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#MindfulMondays with Miss SA

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Research on Depression in the Workplace.

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Mental Health Matters Journal for Psychiatrists & GP's

MHM Volume 8 Issue1

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If you are a journalist writing a story contact Kayla on 011 234 4837  media@anxiety.org.za


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Literacy is a luxury that many of us take for granted. That is why SADAG created SPEAKING BOOKS and revolutionized the way healthcare information is delivered to low literacy communities.

The customizable 16-page book, read by local celebrity audio recordings, ensures that vital health and social messages can be seen, heard, read and understood by everyone across the world.

We started with books on Teen Suicide prevention , HIV, AIDS and Depression, Understanding Mental Health and have developed over 100+ titles, such as TB, Malaria, Polio, Vaccines for over 45 countries.

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While considerable attention has been paid in recent years to diagnosing and treating postpartum depression, too little has been focused on postpartum anxiety and its consequences, according to a new online report in the journal Pediatrics. Ian Paul, M.D., and colleagues at Penn State College of Medicine studied 1,123 women with an average age of 29 using an in-person interview during their postpartum hospital stays followed-up by telephone surveys at two weeks, two months, and six months after hospital discharge to assess health care use, breastfeeding duration, anxiety, and depression. Anxiety was evaluated with the State Trait Anxiety Inventory, and depression was evaluated with the Edinburgh Postnatal Depression Survey. The researchers noted that this is the first study of which they aware to evaluate prospectively the issue of postpartum anxiety and its impact on health care service use.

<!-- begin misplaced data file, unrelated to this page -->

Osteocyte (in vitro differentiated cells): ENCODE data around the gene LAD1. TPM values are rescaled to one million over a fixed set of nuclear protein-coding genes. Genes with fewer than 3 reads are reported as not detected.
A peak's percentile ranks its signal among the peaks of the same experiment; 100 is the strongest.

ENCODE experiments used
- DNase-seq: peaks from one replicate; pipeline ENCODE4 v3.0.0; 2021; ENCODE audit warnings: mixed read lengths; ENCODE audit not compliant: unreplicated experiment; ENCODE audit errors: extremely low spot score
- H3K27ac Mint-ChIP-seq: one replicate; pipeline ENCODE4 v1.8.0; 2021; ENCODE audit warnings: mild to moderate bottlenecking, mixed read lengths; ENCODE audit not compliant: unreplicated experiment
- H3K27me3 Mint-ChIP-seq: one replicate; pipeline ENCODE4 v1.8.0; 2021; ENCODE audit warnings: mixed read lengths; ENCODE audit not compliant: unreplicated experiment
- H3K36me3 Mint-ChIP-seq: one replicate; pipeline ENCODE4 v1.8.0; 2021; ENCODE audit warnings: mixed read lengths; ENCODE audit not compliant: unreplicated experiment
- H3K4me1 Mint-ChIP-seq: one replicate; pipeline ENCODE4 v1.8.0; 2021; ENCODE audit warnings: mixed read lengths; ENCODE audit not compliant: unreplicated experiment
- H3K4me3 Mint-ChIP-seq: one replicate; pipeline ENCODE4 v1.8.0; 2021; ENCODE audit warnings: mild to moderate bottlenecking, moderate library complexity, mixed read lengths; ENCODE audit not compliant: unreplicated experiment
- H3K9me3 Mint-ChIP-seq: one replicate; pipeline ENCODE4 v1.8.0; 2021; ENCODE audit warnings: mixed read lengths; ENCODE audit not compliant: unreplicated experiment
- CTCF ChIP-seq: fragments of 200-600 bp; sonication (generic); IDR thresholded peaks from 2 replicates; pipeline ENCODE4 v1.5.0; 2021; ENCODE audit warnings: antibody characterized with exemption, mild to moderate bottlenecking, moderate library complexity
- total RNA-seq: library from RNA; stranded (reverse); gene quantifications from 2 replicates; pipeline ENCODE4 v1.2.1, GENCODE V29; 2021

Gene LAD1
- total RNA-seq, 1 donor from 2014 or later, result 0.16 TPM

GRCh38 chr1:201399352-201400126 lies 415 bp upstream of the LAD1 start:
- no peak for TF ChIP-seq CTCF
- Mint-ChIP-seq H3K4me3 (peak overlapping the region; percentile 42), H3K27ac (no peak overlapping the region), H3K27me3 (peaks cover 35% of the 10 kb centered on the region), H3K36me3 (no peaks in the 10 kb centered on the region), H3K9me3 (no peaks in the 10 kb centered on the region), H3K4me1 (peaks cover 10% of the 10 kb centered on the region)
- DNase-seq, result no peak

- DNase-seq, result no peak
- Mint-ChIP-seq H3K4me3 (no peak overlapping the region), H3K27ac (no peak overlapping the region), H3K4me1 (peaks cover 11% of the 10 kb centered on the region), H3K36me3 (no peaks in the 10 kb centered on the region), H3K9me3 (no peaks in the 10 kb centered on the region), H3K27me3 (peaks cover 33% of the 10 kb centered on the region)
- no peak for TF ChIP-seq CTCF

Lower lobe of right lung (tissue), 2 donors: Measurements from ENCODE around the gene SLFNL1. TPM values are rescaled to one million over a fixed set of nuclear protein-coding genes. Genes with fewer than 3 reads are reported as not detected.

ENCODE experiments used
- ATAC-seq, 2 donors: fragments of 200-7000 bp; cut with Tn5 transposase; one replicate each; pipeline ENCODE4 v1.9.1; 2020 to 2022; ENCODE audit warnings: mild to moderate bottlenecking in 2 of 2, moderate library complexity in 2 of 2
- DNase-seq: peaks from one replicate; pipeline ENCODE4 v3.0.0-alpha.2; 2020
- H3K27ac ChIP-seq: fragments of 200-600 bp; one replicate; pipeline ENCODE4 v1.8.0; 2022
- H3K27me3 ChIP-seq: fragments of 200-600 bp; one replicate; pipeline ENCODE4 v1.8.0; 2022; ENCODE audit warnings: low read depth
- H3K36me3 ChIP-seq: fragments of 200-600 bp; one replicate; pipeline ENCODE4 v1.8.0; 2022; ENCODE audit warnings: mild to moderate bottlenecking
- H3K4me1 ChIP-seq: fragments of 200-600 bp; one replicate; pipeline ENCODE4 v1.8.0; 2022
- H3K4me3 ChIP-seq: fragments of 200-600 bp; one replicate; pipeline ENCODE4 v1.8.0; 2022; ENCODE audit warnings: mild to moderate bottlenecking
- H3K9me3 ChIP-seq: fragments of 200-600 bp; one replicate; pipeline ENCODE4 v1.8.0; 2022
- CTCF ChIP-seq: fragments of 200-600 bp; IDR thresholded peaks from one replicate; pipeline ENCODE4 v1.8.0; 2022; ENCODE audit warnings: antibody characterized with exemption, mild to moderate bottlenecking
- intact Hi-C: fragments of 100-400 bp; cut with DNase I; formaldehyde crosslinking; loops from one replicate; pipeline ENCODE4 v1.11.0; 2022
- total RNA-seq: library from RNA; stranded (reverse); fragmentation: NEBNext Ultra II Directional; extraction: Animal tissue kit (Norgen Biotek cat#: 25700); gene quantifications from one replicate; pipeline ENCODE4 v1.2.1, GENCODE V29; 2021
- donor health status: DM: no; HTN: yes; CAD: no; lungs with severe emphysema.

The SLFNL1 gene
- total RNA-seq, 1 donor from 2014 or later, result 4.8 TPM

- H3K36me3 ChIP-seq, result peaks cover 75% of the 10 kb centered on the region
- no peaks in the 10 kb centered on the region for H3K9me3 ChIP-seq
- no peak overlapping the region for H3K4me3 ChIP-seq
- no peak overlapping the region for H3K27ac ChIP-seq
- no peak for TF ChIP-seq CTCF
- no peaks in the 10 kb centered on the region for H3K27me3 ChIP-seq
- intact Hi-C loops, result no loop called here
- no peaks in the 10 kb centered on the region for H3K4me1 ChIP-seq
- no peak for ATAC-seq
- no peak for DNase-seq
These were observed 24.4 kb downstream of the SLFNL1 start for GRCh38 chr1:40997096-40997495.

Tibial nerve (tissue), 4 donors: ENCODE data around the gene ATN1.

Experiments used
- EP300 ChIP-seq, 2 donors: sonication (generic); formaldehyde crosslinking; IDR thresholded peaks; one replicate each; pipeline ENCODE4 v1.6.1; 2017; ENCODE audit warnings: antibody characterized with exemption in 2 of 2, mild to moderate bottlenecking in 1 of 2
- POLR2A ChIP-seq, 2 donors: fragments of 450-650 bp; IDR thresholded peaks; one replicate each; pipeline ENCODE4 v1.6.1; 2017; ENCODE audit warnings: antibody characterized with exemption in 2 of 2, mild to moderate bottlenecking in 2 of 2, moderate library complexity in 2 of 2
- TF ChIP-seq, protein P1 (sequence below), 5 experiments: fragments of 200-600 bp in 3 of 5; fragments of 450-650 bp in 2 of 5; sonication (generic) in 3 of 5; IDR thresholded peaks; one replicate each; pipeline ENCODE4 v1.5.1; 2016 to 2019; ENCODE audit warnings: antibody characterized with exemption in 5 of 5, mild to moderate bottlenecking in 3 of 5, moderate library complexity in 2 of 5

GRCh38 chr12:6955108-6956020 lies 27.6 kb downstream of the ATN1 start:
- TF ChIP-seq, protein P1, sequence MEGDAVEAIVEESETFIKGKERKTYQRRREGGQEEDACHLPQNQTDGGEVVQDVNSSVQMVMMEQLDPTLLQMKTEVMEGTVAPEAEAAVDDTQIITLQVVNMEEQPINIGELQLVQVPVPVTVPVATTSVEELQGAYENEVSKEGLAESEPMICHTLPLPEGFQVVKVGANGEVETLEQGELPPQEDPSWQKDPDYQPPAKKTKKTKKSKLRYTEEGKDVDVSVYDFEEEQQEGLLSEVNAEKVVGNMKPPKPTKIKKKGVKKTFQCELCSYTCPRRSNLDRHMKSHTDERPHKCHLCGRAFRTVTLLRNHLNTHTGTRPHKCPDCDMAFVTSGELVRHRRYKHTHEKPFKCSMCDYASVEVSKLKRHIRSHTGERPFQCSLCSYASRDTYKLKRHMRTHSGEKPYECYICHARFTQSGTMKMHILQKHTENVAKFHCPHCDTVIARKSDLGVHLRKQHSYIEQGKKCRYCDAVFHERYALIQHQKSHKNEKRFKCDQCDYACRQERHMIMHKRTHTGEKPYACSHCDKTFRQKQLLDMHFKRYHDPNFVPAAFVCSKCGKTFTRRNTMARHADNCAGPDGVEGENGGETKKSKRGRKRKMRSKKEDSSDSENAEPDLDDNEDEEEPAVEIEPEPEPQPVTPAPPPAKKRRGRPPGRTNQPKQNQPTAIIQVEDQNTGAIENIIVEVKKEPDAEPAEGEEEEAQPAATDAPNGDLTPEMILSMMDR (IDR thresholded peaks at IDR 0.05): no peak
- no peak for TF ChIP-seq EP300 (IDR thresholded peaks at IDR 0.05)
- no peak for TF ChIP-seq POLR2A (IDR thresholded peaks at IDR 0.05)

The researchers found that anxiety was far more common during the postpartum hospital stay than depression was and remained so in the six months after women left the hospital. And the effects of that anxiety were associated with reduced breastfeeding duration and increased use of health care services by the mother. These services included hospital-based services such as inpatient stays and emergency room visits and unplanned outpatient medical visits. Very few women were found to have high scores on both the anxiety and depression measures. In light of how common postpartum anxiety is, they urged that screenings for it should be part of postpartum evaluations, giving health care providers opportunity to "potentially intervene, particularly among those most affected, such as first-time mothers."


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